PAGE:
In the state of Alabama, repeat DUI offenders are subject to more serious penalties than those without prior DUI convictions. By your third offense, you have proven to the courts that you are not learning your lesson and/or that you are unable or unwilling to stop drinking and driving. As such, you face mandatory minimum jail time as well as other grave consequences for a third DUI conviction.

While a third DUI conviction can have devastating consequences, an arrest does not have to lead to conviction. At the Eversole Law Office, our Birmingham DUI defense lawyers have helped clients throughout Jefferson, Madison and Shelby Counties and throughout the Alabama area to avoid conviction or to plea bargain their DUI down to lesser charges.

If you are facing DUI charges and it is your third offense, contact an Alabama criminal defense lawyer at the Eversole Law Office today at 866-831-5292 to schedule your free consultation and learn how we can help you.

Alabama DUI Third Offense Penalties – Experienced Defense Required

DUI laws are found in Alabama code section 32-5A-191, which defines the offense of driving under the influence to include having a BAC above .08 and/or driving while under the influence of drugs or controlled substances that impair your ability to safely operate your vehicle. If you are arrested by law enforcement for driving with alcohol, drugs or some combination thereof in your system, you face charges not for a traffic infraction but for the crime of DUI. As a result, there are criminal penalties imposed if convicted and you will have a criminal record.

The criminal penalties for a third DUI offense are much harsher than the penalties for first or second-time offenders. According to the Alabama Department of Public Safety, these penalties include:

  • A minimum of 60 days of incarceration in a county or municipal jail. This is the minimum amount of time you will spend in jail. Your sentence cannot be probated or suspended, so if you are convicted you will be going to jail.
  • A fine between $2,000 and $10,000.
  • A $100 additional fine paid to the Impaired Drivers Trust Fund.
  • A revocation of your driver's license for three years.

In the state of Alabama, the court has the authority to suspend or revoke your driver's license after a DUI conviction, but they are not the only ones with this authority. Alabama Code section 32-5A-304 also establishes that an administrative suspension of your license by the DMV will be triggered by a refusal to submit to a blood alcohol test after a DUI arrest, or by testing with a BAC above .08. The administrative suspension of your license can take effect 45 days after you have received notice of the suspension and for a third-time DUI offender, having a record of two prior alcohol-related offenses in the previous five years will result in an automatic three-year license revocation.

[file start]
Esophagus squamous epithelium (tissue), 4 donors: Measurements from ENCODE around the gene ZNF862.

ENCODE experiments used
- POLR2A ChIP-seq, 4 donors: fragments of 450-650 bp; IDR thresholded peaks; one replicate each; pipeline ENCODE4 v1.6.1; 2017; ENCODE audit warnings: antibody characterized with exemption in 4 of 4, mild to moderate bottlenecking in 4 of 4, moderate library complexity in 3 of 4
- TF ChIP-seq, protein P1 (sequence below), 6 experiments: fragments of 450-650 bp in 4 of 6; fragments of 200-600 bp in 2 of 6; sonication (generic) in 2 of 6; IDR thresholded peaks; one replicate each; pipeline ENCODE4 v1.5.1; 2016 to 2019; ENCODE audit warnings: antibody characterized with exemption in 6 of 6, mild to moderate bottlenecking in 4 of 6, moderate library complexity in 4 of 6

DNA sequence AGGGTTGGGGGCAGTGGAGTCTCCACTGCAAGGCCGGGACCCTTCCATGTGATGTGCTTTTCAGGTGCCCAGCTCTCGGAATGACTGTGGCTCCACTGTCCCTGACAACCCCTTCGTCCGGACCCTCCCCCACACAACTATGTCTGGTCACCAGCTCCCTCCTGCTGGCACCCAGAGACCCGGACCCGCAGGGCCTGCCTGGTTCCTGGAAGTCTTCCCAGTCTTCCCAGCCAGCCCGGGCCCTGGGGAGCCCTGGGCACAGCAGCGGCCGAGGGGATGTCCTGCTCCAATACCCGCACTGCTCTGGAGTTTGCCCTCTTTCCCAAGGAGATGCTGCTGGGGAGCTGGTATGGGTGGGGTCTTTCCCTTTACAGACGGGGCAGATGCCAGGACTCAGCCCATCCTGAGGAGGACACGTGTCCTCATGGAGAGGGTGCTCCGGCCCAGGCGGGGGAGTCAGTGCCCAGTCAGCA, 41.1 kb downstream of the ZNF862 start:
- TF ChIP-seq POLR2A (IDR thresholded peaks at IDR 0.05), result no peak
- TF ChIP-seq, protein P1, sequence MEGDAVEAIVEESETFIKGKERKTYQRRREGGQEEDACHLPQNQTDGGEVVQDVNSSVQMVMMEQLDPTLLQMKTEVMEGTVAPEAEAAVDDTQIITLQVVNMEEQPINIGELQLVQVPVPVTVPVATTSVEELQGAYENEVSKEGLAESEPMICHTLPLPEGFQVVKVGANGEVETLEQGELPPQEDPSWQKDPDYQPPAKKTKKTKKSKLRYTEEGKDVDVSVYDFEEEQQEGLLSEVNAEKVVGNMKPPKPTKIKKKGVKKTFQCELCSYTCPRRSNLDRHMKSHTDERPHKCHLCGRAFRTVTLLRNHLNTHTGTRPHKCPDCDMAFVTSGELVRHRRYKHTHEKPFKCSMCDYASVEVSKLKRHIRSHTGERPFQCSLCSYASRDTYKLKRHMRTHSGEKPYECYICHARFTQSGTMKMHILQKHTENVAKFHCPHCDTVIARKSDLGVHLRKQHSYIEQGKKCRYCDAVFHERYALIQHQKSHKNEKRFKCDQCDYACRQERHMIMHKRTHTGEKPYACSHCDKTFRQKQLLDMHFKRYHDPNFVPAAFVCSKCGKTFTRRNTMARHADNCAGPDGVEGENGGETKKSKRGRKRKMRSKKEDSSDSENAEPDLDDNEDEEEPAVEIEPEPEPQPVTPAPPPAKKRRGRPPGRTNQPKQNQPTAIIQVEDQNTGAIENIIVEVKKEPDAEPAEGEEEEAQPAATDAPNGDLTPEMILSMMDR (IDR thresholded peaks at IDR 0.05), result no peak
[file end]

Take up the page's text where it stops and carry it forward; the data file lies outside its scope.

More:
Losing your license and going to jail are only the beginning of the serious consequences of a third DUI offense. Obtaining car insurance will be extremely expensive when your license is returned and you may also be subject to additional requirements and penalties including mandatory drug or alcohol counseling or the installation of an ignition interlock device in your vehicle.

To avoid the loss of your license and the mandatory minimum jail time, as well as the other consequences of a third DUI conviction, your only option is to do everything possible to avoid being found guilty of a DUI. At the Eversole Law Office, we have helped many clients to successfully defend themselves to have charges dropped or dismissed or to win a verdict of not-guilty.

The sooner we take a case, the sooner we can begin to work with you to build a DUI defense or negotiate a plea bargain. That's why it's important to contact Steven Eversole as soon as you know you'll face DUI charges in Alabama. You can call us toll-free, fill out our confidential online case evaluation form or visit our office in downtown Birmingham.

Birmingham DUI Defense Lawyers -- (866) 831-5292 -- Free Consultation

We serve the following localities:

Birmingham, Jefferson County including Bessemer, Homewood, Hoover, Irondale, Leeds, Mountain Brook, Trussville, and Vestavia Hills, Shelby County (including Pelham, Alabaster, Chelsea, Calera), Tuscaloosa, Auburn, Huntsville, Calhoun County including Anniston, Etowah County including Boaz and Gadsden, Cullman County including Arab and Cullman, Madison County including Huntsville and Madison, Montgomery County including Montgomery, and all of Alabama.

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